NIBA publishes new version of broker code
The National Insurance Brokers Association (NIBA) has published a new version of its Insurance Brokers Code of Conduct, with revised wording around the disclosure of remuneration.
NIBA said in July that it would remove the requirement for brokers to disclose remuneration, including commissions, to small business clients, instead restricting that part of the code to retail clients.
Most of the code was implemented last November but the implementation of section 6.1 was delayed for 12 months until November 1 this year.
Up until last week, the version of the code accessible on NIBA’s website said: “If a client is an individual or a small business and we are acting on their behalf, we will provide them with information about any remuneration (including commissions) or other benefits we will or expect to receive as a result of providing covered services.”
Now section 6.1 has been updated to say: “If the client is a retail client (as defined in the Corporations Act 2001 (Cth)) and we are acting on their behalf, we will provide them with information about any remuneration (including commissions) or other benefits we will or expect to receive as a result of providing covered services.”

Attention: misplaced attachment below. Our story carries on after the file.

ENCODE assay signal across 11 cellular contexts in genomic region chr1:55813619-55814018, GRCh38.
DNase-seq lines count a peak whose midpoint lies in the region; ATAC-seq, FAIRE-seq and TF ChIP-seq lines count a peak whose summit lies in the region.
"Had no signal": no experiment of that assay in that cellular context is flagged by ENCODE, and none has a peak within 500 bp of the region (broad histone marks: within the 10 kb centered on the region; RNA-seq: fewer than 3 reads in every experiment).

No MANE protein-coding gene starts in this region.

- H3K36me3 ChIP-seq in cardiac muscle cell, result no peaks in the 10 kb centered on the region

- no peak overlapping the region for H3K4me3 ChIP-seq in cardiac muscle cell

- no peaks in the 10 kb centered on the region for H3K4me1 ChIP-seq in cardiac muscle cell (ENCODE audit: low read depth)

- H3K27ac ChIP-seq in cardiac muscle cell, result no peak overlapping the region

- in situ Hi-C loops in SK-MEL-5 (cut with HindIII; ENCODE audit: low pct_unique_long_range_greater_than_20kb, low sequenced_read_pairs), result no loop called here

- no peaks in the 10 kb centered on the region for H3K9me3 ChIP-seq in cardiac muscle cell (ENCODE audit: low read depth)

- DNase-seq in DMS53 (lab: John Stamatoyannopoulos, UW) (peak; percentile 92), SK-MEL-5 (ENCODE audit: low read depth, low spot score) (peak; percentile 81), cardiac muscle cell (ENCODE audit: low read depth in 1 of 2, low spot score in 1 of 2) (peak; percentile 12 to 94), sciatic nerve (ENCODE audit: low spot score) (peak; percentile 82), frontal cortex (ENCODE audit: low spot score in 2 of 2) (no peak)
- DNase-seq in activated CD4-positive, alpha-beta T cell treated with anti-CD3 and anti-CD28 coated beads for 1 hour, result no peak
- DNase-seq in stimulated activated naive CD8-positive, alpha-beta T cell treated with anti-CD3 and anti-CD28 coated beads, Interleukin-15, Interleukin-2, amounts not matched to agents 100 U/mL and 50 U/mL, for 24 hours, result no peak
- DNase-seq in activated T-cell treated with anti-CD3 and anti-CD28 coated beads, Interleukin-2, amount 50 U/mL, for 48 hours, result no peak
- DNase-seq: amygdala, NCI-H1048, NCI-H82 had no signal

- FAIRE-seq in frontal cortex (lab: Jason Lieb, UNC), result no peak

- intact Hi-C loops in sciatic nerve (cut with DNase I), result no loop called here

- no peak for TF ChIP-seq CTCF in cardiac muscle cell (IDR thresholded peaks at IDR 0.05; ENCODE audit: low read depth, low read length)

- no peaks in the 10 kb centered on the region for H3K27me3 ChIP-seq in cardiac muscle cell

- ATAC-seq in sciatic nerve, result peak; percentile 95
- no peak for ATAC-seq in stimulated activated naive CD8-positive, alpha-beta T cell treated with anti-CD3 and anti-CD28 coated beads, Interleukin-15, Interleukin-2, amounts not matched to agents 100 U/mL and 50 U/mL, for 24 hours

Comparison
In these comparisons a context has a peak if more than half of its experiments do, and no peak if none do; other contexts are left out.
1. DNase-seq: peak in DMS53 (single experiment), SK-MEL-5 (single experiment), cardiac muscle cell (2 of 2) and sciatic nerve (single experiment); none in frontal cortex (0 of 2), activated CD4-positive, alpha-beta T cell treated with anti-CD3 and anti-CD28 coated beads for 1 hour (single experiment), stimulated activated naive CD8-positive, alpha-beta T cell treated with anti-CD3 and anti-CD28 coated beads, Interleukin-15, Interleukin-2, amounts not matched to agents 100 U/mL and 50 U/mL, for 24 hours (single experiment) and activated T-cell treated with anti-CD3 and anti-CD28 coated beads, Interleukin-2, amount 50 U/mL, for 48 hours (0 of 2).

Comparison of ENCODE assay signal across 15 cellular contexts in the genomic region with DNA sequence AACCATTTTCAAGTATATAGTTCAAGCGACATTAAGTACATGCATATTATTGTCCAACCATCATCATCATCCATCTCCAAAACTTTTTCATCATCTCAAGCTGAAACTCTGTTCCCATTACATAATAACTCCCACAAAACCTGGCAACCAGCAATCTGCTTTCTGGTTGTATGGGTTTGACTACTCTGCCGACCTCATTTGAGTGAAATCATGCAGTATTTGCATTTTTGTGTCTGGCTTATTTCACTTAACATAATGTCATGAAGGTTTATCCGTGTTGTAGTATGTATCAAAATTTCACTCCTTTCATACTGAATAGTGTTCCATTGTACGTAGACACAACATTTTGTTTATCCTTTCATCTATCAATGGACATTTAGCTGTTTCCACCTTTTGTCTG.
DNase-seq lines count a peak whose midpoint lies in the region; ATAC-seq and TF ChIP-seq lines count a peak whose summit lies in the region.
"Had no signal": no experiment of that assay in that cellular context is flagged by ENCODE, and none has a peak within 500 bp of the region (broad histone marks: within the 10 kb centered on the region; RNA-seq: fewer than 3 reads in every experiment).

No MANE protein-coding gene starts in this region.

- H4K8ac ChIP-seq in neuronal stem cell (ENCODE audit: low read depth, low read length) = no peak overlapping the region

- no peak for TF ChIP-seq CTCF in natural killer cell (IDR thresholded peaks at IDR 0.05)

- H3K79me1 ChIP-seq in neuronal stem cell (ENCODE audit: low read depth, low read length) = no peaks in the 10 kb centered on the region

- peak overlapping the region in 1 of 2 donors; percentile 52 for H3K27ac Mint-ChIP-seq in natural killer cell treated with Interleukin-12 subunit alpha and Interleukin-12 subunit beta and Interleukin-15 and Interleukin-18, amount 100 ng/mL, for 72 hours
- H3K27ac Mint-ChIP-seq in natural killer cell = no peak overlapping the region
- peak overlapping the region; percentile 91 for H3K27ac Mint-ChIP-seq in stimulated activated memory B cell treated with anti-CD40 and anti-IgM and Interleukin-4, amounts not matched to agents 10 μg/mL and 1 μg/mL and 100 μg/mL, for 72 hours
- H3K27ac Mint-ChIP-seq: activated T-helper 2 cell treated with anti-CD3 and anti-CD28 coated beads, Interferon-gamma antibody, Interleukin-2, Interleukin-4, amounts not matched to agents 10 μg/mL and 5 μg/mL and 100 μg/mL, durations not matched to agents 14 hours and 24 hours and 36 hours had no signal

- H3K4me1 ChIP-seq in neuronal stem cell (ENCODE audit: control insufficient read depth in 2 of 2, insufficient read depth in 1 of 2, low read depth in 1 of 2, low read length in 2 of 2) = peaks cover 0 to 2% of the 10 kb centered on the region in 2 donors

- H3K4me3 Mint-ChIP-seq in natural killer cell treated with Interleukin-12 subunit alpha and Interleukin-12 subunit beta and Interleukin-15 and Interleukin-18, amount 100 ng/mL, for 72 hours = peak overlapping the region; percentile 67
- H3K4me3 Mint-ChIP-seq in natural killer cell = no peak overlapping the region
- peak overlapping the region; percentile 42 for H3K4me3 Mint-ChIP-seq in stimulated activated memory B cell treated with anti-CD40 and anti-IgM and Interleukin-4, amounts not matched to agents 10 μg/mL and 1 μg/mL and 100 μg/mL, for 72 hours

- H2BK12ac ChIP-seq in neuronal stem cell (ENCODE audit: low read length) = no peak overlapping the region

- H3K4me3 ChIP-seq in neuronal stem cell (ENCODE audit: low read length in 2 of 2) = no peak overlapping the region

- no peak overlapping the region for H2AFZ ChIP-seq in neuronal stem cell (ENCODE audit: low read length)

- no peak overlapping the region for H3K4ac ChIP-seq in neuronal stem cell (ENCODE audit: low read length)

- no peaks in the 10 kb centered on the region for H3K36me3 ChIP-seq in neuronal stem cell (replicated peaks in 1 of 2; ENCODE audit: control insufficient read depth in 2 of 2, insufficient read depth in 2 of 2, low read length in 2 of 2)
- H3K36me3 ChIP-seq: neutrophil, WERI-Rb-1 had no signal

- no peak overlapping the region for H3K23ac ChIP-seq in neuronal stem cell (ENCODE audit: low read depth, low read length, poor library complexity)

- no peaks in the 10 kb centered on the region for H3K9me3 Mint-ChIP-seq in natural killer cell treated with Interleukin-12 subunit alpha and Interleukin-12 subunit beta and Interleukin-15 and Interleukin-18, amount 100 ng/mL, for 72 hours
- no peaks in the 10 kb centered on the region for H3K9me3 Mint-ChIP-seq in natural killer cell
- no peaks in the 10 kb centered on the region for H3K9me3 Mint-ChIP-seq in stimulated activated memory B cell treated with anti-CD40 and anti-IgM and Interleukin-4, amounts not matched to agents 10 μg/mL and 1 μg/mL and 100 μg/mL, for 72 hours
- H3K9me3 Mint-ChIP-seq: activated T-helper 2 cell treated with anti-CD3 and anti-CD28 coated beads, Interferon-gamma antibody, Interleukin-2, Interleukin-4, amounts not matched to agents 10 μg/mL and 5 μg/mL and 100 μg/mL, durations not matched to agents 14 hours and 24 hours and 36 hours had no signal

The latest code also contains other “small changes” that NIBA says don’t alter or remove any obligations but rather “clarify the intent of certain code provisions and safeguard against unintended consequences”.
A note sent to NIBA members last week says those changes include:
- introducing an exemption to the obligation to take steps to help clients understand the advice you have provided (section 5.1b) where general advice is provided in generic advertising materials
- amending section 5.3 to clarify the intended scope of the best interest duty referred to throughout this and other sections
- changes to definitions of excluded services, covered services, and retail clients to improve readability and align with their use in the code text
- minor drafting changes to improve readability and comprehension.
“The 2022 Insurance Brokers Code of Practice has been well received and has provided significant benefit to consumers since its introduction,” NIBA said in the note.
“NIBA is proud of the advancements made and is committed to working with members and other stakeholders to promote professionalism within the insurance industry.”